Grass Fed Whey Protein – Good? Or a Waste?
With the many in the health community advocating the consumption of grass fed cows, I wondered if there were any benefits to using grass fed whey instead of the normal whey protein products available on the market.
According to my research however, it may not necessarily be so.
Here are 2 main reasons why it could be a waste:
1. Whey protein has little or no essential fatty acids
One of the benefits of grass fed beef is that it contains more Omega 3 and CLA (Conjugated Linoleic Acid). There’s little or no fat in whey protein however, especially the isolates.
2. Whey protein has no vitamins or minerals
Another benefit of grass fed beef is that it has a better micronutrient profile. Whey protein is just, well, protein, so the increased micronutrient amounts does not carry into the product.
Then there’s the small issue of cost. There are some grass fed protein products out there that’s just marginally more expensive their traditional counterparts, but most of them don’t come in value for money bulk packaging, like Optimal Nutrition’s 4.5kg (10lb) bags. When that’s taken into account, grass fed whey can sometimes be twice as expensive.
On the flip side, the above reasons don’t account for one major issue with grain fed livestock.
It’s no secret that grain is used because of 2 reasons:
- It’s cheap
- It’s increases ‘yield’, meaning you get more meat/milk etc
Yeap. Apart from growth hormones and yucky antibiotics, grains also helps make animals bigger.
Interestingly enough, it seems like for a long time, nobody thought to ask why this is so. We get concerned when we get bigger, but we’re happy when we get more meat and milk. M&Ms. hahahaha.
What I’m saying is that you get more meat by feeding grains because the animals are quite literally getting inflammed…and inflammation is the underlying cause of most modern health problems.
So, while it’s clear that you’re not really getting any more benefits in consuming grass fed whey, the thing I’m not sure about is this:
Are the inflammatory effects transferred into whey?
In other words, do I get the inflammatory ‘badness’ present in the cow through the whey as if I were having grain fed steak, or are the inflammatory components removed from the whey protein during production?
I personally feel that this distinction between grass and grain fed whey is important, and it’s the one that will help decide whether one should make the switch to grass fed whey protein.
Unfortunately, I can’t find seem to find any information that can make that distinction, other than marketing material from grass fed whey sellers; There’s no research in this area and the existing whey companies aren’t gonna shot themselves in the foot anytime soon.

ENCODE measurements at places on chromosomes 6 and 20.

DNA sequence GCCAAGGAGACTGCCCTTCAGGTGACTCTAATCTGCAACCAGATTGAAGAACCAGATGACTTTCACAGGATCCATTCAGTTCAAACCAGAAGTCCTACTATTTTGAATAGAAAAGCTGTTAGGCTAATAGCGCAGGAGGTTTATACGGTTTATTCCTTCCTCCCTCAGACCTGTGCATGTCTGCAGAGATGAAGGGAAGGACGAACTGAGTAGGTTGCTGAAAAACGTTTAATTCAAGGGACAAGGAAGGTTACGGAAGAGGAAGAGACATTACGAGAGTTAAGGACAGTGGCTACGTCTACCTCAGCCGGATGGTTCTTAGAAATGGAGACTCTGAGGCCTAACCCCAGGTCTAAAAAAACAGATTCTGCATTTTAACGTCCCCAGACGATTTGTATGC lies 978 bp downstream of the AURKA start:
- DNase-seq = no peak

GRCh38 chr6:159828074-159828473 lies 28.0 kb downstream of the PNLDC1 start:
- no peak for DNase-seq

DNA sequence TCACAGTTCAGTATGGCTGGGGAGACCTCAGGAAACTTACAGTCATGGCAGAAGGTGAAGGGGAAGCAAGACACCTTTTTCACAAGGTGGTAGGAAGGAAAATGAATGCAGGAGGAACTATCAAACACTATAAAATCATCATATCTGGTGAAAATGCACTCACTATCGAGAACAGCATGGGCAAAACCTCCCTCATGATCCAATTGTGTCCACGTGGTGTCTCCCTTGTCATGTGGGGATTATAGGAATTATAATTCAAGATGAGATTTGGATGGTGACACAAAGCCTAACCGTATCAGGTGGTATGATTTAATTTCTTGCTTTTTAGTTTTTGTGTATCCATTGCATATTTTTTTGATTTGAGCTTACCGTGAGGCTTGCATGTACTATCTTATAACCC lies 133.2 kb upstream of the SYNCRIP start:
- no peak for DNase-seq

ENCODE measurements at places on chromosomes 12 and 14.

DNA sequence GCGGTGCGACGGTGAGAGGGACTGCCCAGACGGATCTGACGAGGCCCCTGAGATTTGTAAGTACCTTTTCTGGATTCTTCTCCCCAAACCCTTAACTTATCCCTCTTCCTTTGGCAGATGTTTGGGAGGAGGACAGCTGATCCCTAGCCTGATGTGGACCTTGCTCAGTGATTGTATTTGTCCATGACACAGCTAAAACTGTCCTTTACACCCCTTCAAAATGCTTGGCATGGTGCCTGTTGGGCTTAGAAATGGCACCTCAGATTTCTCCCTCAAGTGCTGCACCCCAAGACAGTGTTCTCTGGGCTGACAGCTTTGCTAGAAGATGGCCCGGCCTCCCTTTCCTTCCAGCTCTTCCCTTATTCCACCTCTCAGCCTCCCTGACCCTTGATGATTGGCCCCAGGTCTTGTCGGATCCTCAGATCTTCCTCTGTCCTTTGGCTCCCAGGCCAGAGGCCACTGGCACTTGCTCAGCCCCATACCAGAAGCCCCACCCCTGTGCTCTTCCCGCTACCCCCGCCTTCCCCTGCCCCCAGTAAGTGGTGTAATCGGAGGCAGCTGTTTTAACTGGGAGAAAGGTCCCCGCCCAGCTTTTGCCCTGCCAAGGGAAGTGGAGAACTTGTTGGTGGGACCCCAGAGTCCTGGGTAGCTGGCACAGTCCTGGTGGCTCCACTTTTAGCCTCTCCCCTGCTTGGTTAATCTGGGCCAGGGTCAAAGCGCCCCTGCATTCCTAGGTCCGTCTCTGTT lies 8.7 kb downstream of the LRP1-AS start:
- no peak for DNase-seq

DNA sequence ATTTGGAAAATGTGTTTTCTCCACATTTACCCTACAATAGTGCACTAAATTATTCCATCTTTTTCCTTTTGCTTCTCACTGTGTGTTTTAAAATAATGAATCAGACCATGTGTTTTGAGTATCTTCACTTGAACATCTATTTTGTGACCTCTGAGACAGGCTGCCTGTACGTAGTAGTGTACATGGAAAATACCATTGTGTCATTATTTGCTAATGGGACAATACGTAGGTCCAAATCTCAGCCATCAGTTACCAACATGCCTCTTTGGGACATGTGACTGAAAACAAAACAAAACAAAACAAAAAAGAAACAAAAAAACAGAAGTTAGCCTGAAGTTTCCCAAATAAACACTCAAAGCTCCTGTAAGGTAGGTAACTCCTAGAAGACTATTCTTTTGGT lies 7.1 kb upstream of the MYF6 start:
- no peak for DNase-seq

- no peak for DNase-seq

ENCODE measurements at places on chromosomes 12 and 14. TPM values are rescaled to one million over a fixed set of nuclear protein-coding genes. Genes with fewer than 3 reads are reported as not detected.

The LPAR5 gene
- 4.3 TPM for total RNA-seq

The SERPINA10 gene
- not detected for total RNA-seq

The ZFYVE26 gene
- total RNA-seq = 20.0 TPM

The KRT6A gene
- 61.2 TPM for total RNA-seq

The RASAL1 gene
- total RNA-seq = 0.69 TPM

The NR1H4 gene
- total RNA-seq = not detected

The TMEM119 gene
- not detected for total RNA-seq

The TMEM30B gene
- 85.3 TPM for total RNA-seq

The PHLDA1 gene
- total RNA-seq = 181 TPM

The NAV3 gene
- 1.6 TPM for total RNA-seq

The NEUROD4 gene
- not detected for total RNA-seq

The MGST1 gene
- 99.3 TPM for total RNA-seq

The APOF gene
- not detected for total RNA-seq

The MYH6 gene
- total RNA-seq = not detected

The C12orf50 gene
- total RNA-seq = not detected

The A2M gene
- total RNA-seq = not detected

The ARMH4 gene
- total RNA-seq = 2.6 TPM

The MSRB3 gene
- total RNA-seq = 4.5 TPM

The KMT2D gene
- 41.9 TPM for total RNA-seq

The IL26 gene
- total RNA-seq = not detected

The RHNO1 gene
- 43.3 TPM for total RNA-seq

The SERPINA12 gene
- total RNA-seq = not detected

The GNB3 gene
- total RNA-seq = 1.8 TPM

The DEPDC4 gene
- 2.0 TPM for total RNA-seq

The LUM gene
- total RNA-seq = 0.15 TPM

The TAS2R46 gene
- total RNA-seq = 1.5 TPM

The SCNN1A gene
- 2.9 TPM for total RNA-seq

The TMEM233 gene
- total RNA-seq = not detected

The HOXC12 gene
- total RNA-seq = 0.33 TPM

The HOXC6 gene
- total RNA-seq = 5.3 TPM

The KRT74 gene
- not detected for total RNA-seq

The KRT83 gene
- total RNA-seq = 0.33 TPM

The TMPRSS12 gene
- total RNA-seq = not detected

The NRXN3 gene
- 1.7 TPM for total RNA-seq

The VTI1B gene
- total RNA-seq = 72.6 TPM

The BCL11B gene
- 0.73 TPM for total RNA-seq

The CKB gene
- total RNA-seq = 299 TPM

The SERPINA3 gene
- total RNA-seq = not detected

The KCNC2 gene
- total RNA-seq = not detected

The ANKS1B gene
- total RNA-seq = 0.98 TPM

I guess, at least for the moment, it all comes down to your beliefs..and your wallet.
If you can and are willing to part with a little more cash, I don’t see why it isn’t good to play safe and go with grass fed whey protein. It’s also one more avenue to support the ‘grass fed industry’, by increasing demand, which will in turn encourage production and bring down prices in the future.
If you can’t or are not willing to spend the money though, I don’t see a very big issue with existing whey poducts. You can always supplement with Omega 3s if you’re still concerned about inflammation, and I believe the effects of active Omega 3 supplementation will definitely trump over the effects of inflammatory whey, if it is in fact inflammatory, by a huge margin anyday.
– Benefits of grass fed meats are not present in grass fed whey
– Unknown if inflammatory drawbacks of grain fed meats are present in whey
– Choice of grass fed or standard whey still up to individual budget and beliefs
Where to get Grass Fed Whey?
US/Can – Amazon.com
US/Can/Worldwide – iHerb.com
You forget to mention that non grass fed cows are stuffed corn, which are genetically modified and here’s where your milk comes into play.FRANKEN FOOD NOT GOOD FOR ANIMALS LET ALONE HUMANS…
Honestly, the jury is still out on GMOs. IMHO, most of it is fear based and unsubstantialised.
GMOs has its placed. It has made much hardier crops and have allowed more people in the world to be fed.
As for frankenfood… most of the crops we have now were also went through selective breeding, so, in a way, even most of the non lab-modified crops are also frankenfoods.